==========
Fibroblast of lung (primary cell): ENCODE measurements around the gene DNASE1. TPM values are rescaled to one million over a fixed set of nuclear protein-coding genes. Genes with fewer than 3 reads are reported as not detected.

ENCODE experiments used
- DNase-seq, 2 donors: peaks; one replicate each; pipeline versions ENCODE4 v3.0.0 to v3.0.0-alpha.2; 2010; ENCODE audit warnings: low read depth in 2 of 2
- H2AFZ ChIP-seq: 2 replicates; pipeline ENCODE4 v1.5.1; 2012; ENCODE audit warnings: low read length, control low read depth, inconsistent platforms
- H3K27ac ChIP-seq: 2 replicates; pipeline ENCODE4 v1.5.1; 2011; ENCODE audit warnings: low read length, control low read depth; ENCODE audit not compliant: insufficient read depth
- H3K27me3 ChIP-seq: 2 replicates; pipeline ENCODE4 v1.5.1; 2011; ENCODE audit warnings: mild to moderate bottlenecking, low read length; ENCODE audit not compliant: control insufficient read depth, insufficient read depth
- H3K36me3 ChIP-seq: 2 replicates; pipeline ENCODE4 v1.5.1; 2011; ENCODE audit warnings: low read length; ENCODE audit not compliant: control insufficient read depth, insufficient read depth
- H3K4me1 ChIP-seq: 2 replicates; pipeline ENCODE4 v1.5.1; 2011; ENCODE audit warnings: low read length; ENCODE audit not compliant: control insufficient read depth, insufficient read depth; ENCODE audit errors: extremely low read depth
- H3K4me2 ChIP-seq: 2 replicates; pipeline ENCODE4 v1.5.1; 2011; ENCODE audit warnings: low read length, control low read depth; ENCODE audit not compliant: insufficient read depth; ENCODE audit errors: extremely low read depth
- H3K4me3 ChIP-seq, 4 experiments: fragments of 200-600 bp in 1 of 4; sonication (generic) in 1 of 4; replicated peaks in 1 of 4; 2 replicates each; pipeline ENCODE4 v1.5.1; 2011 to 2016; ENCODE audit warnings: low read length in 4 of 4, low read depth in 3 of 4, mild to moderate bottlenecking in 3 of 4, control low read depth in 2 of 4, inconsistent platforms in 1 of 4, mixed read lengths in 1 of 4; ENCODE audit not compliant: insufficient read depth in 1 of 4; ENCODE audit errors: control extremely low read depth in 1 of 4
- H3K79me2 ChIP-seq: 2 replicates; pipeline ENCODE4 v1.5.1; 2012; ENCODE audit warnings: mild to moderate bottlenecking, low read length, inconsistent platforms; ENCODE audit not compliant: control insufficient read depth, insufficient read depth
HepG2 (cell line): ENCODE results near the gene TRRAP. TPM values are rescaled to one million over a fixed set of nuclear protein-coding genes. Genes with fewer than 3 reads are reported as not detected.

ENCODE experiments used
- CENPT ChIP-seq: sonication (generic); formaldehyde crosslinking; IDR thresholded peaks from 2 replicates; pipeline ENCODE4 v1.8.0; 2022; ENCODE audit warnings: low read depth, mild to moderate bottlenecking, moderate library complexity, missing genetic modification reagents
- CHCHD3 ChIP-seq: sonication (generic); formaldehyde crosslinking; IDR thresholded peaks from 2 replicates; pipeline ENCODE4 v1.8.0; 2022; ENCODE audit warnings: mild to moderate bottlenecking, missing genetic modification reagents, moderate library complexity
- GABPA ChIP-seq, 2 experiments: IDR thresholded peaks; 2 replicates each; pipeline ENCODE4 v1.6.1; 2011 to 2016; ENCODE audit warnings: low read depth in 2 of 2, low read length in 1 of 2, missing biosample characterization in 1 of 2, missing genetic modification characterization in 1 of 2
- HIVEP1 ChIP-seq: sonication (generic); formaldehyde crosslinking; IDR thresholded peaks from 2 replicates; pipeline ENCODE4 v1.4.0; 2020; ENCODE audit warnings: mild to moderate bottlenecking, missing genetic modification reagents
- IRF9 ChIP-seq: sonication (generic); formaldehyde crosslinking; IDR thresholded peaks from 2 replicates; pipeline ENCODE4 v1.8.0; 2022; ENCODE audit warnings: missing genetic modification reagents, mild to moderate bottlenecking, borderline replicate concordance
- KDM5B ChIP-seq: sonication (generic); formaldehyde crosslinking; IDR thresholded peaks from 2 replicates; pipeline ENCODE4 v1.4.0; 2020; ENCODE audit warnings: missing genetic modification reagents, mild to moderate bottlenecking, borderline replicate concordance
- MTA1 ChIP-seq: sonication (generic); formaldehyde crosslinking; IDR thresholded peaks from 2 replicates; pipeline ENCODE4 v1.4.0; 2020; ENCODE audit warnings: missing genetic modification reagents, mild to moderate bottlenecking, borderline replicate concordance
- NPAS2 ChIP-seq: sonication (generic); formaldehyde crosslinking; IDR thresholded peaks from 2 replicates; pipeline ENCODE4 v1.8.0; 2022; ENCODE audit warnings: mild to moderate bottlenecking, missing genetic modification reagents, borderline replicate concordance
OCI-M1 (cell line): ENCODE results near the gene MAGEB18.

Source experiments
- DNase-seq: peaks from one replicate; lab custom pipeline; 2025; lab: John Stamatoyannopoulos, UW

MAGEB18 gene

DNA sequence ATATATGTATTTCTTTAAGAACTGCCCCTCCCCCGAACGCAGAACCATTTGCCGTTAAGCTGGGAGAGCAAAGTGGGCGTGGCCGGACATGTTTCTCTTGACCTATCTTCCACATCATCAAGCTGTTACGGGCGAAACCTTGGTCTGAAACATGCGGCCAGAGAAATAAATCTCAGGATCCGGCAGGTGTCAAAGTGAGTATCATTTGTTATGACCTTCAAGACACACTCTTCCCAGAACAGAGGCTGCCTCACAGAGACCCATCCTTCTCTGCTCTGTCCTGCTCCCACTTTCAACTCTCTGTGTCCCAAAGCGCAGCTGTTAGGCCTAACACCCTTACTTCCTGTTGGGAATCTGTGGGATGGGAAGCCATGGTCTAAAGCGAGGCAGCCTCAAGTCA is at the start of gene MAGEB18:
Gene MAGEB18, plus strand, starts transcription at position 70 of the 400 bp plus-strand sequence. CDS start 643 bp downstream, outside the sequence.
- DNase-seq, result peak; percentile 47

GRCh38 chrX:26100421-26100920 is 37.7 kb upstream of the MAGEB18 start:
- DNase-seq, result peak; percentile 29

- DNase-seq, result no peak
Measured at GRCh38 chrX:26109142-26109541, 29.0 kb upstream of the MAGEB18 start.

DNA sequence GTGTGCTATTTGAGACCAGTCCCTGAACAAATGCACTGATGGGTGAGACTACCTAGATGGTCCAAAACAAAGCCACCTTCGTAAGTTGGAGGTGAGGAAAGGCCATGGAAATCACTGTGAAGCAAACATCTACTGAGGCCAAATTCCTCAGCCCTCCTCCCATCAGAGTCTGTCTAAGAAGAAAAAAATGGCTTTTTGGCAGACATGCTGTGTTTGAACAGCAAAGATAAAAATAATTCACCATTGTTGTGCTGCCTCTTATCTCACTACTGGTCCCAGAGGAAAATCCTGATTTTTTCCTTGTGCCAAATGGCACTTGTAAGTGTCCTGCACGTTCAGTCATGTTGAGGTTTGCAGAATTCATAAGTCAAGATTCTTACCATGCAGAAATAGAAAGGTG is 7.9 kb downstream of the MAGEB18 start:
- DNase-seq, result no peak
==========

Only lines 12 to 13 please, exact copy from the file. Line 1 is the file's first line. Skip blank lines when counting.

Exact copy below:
HepG2 (cell line): ENCODE results near the gene TRRAP. TPM values are rescaled to one million over a fixed set of nuclear protein-coding genes. Genes with fewer than 3 reads are reported as not detected.

ENCODE experiments used